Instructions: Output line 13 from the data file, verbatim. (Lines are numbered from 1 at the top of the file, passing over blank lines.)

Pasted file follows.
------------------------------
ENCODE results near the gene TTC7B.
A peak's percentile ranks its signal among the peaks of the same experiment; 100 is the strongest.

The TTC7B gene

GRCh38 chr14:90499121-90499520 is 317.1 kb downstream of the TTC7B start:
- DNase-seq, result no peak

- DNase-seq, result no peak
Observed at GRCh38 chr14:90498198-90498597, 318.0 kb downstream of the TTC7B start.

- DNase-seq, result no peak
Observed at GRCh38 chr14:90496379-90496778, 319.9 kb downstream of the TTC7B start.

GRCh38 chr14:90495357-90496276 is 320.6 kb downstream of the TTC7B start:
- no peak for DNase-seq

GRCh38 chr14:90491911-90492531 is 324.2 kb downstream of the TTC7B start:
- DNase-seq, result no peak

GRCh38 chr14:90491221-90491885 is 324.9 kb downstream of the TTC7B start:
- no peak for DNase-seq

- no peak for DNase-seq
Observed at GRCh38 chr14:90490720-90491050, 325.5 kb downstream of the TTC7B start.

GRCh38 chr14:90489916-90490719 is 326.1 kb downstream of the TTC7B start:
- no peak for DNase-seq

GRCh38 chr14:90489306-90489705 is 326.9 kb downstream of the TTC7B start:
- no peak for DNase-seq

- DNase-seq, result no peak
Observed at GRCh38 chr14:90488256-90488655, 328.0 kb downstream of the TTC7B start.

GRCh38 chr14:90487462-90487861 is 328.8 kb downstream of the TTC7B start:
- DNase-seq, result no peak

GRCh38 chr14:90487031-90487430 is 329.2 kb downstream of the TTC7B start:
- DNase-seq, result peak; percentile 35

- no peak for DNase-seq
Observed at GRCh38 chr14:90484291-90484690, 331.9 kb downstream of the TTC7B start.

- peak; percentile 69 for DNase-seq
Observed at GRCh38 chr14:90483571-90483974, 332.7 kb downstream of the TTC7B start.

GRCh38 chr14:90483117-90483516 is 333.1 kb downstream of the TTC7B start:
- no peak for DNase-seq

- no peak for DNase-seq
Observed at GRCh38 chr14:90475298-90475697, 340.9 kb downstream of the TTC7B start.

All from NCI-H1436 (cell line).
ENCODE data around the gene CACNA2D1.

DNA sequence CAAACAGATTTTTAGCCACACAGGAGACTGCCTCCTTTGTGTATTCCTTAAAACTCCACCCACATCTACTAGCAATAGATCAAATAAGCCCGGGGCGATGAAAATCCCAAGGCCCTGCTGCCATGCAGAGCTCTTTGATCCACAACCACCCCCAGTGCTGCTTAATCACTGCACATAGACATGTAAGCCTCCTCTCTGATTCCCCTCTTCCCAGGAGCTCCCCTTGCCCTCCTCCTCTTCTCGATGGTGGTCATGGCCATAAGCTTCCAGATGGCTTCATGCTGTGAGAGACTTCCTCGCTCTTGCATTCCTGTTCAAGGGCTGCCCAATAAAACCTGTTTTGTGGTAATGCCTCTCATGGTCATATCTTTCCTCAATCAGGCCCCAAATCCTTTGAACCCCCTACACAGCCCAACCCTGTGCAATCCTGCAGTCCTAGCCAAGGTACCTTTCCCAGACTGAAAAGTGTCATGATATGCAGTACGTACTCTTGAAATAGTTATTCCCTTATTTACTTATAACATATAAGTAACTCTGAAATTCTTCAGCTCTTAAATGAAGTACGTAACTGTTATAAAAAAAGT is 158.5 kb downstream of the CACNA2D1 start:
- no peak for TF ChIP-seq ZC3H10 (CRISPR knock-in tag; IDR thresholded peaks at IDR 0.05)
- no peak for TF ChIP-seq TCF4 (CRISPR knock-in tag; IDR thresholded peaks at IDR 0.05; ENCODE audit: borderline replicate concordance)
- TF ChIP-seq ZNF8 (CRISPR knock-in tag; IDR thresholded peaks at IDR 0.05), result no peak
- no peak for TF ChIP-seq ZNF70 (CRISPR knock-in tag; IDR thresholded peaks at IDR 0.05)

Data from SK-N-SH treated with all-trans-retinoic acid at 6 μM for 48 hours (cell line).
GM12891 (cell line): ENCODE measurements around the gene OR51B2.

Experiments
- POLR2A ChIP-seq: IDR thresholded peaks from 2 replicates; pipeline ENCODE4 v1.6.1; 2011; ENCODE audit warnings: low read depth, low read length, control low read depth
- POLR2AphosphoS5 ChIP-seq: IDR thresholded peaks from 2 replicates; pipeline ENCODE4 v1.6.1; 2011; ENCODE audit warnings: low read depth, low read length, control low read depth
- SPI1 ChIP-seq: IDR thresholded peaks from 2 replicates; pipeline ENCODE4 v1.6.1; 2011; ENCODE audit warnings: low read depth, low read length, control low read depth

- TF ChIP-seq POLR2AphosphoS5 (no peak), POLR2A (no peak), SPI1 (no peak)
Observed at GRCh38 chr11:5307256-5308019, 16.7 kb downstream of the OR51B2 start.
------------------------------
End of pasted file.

- DNase-seq, result no peak